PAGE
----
IN.gov - Skip Navigation

Note: This message is displayed if (1) your browser is not standards-compliant or (2) you have you disabled CSS. Read our Policies for more information.

Nonpoint Source Water Pollution

nps_1_newsticker_wmps

Little Elkhart WMP 4-142

Summary


Click to Enlarge

The LaGrange County Soil and Water Conservation District (SWCD) reviewed its water quality improvement efforts across the county to determine areas that need additional focus. The eastern portion contains the “lake country” and has been the center of attention of for many years with numerous projects implementing water quality improvement practices designed to reduce non-point source pollution. The western portion of the county has received less attention and that convinced the LaGrange County SWCD staff to focus its next major project in this region of the county. The Little Elkhart River drainage constitutes a major portion of western LaGrange County and was selected as a focal watershed. The Little Elkhart River system presents unique challenges with the preponderance of landowners belonging to the Amish community. Traditionally they have been reluctant to accept federal/state cost-share funds for conservation-based projects. However, the six county Indiana SWCDs that lie within the St. Joseph River Basin have an on-going 319 Grant (administered by LaGrange County SWCD) for Livestock Management within the basin. Since 1999, the livestock specialist working in conjunction with NRCS and SWCD staff has established a close relationship with the Amish community opening the opportunity to develop and implement a long-range, detailed plan for the watershed.

The Little Elkhart River is a sub-watershed within the St. Joseph River Basin. The St. Joseph River has received significant attention in its urbanized centers of South Bend, Mishawaka, and Elkhart concerning water quality issues initially associated with point source pollution. A relatively recent focus has centered on non-point source pollution throughout the basin with an emphasis centered in areas where agriculture is the main land use practice. Studies conducted by Indiana and Michigan state/county agencies have demonstrated tributaries of the mainstream are the major contributor of non-point source pollutants.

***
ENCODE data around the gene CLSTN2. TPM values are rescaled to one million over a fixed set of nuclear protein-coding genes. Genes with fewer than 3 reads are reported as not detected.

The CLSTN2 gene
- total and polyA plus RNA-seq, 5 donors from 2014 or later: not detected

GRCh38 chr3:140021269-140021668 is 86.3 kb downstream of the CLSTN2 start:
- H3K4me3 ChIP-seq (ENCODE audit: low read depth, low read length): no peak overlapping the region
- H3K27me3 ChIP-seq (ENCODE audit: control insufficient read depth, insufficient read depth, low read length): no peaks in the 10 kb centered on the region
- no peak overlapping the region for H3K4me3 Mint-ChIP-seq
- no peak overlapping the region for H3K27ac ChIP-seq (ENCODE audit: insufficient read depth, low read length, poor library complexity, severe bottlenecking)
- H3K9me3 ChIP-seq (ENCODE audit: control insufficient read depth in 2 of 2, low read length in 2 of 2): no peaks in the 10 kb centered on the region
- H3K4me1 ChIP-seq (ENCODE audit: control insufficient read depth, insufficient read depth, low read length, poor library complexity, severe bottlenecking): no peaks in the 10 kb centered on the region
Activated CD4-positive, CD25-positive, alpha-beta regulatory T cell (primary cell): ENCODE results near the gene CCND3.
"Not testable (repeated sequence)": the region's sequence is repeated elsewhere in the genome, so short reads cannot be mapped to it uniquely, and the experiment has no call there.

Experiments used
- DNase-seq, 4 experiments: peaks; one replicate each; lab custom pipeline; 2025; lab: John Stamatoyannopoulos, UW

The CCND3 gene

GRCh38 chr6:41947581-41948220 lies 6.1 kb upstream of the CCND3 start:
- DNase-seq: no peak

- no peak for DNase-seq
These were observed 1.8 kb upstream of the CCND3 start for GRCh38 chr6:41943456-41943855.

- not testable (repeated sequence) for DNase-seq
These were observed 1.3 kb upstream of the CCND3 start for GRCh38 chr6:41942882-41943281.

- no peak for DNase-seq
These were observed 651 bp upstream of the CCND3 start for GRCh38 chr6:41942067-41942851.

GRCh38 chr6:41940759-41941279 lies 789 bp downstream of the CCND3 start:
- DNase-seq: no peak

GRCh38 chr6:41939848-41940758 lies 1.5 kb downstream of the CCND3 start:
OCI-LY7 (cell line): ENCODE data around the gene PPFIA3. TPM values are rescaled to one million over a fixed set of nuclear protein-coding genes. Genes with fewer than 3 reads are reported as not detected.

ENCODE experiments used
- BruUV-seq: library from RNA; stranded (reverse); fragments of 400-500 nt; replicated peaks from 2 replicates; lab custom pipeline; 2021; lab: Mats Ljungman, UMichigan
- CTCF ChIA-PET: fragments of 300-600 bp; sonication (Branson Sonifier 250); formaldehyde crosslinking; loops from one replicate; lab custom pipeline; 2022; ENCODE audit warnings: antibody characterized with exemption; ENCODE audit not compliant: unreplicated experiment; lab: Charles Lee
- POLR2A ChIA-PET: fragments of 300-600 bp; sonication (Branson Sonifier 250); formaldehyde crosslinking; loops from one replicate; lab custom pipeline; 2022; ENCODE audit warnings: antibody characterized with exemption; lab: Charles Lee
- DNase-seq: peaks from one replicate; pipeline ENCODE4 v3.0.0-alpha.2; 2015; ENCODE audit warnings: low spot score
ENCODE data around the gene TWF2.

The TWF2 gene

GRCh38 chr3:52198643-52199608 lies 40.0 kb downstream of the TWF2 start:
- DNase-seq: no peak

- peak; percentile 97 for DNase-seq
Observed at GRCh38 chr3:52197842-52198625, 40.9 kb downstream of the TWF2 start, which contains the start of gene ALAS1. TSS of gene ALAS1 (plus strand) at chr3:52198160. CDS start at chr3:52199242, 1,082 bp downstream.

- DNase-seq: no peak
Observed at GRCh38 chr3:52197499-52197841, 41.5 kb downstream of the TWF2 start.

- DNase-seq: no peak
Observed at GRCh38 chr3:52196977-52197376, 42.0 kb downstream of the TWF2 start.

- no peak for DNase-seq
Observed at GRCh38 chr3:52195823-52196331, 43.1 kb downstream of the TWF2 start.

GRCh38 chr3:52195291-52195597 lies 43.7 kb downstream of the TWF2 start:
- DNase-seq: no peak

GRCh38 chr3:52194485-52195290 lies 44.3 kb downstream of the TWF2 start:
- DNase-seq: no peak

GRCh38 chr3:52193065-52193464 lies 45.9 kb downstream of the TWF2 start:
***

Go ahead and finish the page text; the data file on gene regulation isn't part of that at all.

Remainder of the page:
The Little Elkhart River is primarily influenced by agricultural practices and is on the IDEM 303(d) list of impaired waters. The focus of this plan is on the headwaters located in western LaGrange County with a small portion extending into Noble County. The target area is defined by the hydrologic unit codes Bontrager Ditch-Emma Lake, Bontrager Ditch-Hostetler Ditch, and the Little Elkhart River Ditch (Topeka). Combined, these three sub-watersheds of the Little Elkhart River total 33, 814 acres. These headwaters are influenced by agricultural practices, a growing “cottage” industry, septic systems, and an increase of impervious surfaces near the ditches. Previous water quality testing has shown high levels of phosphate, nitrate, e-coli and impaired biotic communities. Emma Lake, which lies within Bontrager Ditch-Emma Lake, is listed on the IDEM 303(d) list of impaired waters for E.coli.

Although much attention is given to organic compounds and bacteria pollutants, Indiana Department of Natural Resource studies have indicated silt loading as a major limiting factor on the fish community within the Little Elkhart River system. Ledet (1991) listed the Little Elkhart River as a cool to coldwater environment but silt loading prevented fish species usually associated from becoming established.

Building partnerships within the target area and with leadership that influence plan implementation is crucial for its success as a template to improve water quality in the Little Elkhart River drainage. Partnerships were successfully achieved with an aggressive mailing campaign, numerous public meetings, and announcements of the plan at other county functions, newspaper articles, and one-on-one contacts with landowners residing in the sub-watersheds. As a result of the outreach program the public is well aware of the plan, its purpose, and what it can do for them in the quest for cleaner water.

The Complete Little Elkhart River Watershed Management Plan